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Archives a Century Ago
March 2007

Cancer, the Prevention of, Regarded as a Practical Question Ripe for Solution.

Author Affiliations
 

MARKBERNHARDTMD

Arch Dermatol. 2007;143(3):302. doi:10.1001/archderm.143.3.302

C. B. KEETLEY. (The Lancet, 1906, Vol. II., p. 993.)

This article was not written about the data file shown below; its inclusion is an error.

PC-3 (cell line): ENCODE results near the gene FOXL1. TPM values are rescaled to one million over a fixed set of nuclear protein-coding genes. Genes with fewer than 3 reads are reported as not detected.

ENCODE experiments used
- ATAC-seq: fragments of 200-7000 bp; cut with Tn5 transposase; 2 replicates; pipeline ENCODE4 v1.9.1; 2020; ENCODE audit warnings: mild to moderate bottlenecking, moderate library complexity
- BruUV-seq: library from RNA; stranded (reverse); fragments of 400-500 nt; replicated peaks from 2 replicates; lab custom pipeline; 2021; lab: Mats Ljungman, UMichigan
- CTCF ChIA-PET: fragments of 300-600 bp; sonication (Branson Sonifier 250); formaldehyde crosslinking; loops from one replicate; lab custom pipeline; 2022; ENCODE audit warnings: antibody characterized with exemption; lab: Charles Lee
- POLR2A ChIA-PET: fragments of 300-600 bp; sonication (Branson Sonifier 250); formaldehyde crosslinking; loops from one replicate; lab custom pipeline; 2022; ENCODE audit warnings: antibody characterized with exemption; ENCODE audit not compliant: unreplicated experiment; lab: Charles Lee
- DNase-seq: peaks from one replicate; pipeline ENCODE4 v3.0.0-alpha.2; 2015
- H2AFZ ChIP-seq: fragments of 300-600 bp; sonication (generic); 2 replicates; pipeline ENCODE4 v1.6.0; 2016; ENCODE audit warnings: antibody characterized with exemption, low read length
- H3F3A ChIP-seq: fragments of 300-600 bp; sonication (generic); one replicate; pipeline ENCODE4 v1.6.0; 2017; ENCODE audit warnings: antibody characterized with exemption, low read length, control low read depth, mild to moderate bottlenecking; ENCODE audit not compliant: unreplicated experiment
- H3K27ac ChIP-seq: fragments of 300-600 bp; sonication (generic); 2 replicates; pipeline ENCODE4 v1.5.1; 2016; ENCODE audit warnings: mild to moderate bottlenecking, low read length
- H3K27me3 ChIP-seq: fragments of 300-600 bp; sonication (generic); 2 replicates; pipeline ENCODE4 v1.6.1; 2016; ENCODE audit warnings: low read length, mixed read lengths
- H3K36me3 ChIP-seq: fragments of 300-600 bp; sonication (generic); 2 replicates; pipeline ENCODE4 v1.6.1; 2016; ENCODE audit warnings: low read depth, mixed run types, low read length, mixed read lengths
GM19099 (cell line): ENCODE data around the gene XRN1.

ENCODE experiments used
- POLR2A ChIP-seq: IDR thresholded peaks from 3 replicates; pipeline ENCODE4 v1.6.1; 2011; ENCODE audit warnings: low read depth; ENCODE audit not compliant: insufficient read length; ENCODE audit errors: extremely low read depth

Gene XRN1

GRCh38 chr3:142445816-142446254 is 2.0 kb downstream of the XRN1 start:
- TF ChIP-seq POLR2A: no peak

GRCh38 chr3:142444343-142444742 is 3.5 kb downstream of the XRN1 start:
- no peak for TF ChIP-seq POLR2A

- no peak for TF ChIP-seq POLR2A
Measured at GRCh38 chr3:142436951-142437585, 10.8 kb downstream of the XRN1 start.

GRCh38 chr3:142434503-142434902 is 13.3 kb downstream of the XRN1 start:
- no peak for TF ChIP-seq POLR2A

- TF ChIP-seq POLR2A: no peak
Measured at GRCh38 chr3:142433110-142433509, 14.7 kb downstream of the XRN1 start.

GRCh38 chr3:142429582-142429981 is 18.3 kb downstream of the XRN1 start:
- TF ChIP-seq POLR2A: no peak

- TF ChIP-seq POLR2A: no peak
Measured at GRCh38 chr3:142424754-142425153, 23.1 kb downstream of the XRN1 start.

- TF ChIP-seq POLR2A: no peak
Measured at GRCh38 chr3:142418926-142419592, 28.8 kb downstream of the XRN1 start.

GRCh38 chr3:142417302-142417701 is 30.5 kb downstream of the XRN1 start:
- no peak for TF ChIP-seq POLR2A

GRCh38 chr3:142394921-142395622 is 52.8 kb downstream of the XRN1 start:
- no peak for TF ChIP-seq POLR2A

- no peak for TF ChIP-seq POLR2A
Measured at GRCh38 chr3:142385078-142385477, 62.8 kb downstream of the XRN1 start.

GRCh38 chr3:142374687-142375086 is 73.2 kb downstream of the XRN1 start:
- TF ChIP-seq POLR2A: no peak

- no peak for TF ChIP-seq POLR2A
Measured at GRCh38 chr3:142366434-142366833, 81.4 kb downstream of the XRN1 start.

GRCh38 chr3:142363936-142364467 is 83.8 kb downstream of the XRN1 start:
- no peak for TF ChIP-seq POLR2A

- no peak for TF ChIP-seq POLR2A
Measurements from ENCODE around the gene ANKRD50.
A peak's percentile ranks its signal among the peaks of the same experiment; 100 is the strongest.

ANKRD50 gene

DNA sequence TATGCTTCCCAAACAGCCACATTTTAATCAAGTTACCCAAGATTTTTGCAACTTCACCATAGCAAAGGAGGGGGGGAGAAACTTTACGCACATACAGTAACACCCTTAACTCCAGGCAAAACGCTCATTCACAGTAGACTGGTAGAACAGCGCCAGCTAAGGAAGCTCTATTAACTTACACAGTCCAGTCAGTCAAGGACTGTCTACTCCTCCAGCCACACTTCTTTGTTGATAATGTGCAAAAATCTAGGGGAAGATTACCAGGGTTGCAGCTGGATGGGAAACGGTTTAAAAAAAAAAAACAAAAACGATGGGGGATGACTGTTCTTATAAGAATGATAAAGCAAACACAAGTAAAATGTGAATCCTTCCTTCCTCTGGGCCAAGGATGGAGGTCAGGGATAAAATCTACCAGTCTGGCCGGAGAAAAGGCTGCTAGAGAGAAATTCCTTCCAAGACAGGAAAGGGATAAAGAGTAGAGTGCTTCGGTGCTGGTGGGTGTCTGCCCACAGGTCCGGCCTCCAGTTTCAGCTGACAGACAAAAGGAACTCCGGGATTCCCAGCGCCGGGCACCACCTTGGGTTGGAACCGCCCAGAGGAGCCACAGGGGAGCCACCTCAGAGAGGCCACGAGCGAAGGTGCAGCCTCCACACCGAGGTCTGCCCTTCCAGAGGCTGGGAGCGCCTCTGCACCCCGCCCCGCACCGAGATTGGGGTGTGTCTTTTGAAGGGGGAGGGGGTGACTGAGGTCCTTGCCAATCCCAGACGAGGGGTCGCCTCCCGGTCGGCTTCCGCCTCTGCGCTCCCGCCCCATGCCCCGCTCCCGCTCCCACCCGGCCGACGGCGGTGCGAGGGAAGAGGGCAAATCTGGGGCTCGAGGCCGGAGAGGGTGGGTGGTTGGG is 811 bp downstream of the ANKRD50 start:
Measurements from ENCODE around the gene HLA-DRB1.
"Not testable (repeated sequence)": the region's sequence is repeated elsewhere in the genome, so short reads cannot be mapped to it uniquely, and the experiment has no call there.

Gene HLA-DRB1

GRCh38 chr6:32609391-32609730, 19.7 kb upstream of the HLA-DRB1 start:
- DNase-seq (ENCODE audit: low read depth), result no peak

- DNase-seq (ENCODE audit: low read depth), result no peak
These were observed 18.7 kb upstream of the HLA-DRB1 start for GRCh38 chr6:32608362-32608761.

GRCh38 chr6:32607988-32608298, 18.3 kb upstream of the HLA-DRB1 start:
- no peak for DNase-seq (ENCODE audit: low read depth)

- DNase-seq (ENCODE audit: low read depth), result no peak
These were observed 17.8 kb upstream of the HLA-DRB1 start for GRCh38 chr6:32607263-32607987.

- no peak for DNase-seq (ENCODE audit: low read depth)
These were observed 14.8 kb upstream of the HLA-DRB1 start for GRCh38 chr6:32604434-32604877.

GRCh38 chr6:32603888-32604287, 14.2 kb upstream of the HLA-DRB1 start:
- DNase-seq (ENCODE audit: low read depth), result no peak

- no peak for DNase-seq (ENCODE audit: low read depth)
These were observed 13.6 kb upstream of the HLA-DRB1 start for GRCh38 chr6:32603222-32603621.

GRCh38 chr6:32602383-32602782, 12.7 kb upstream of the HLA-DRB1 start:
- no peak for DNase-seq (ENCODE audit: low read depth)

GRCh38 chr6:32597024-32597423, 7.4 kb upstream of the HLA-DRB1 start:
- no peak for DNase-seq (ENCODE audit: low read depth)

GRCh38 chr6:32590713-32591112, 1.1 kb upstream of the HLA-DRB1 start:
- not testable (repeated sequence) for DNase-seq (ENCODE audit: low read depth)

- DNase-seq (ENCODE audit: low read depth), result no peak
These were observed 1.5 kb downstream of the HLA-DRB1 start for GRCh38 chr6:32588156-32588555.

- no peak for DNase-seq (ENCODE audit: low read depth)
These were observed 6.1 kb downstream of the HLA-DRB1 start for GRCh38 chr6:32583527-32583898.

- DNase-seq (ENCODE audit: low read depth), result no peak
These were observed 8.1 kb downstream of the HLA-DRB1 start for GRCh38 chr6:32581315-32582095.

Keetley lays down the following rules for the prevention of cancer: (1) Sterilize the food, as the majority of cancers attack the alimentary canal, especially where food and feces tarry. Cancers of the biliary and pancreatic passages, as well as those of the uterus, are explicable on ascending currents, and his hypothesis of direct infection does not negative the possibility of infection from the blood. (2) The sufficient and regular toilet and protection of the nipples and genitals. (3) Due care of the mouth and teeth. (4) The careful destruction of dressings of discharging malignant ulcerations. (5) Non-malignant sores and tumors should be cured, and especially not allowed to drift on if chronic. (6) As a matter of course cancerous and doubtful tumors and ulcers should be excised promptly. (7) Abstinence should be practiced from alcohol, tobacco and from foods which leave waste products of which the eliminative organs cannot easily and thoroughly get rid, thereby provoking and sustaining the chronic inflammations and ulcers which so often pave the way for cancer. This rule forbids, among other abuses, excessive meat eating. (8) The avoidance of physical familiarity except with those nearest and dearest to the individual. (9) The exercise of the strictest hygiene in the kitchen, to be applied to servants, utensils and food-stuffs. As all primary carcinomata attack either the alimentary canal, the skin or passages leading into them, milk, owing to its analogy in origin to the secretions of skin glands, is especially to be looked upon with suspicion, and it and its products sterilized.

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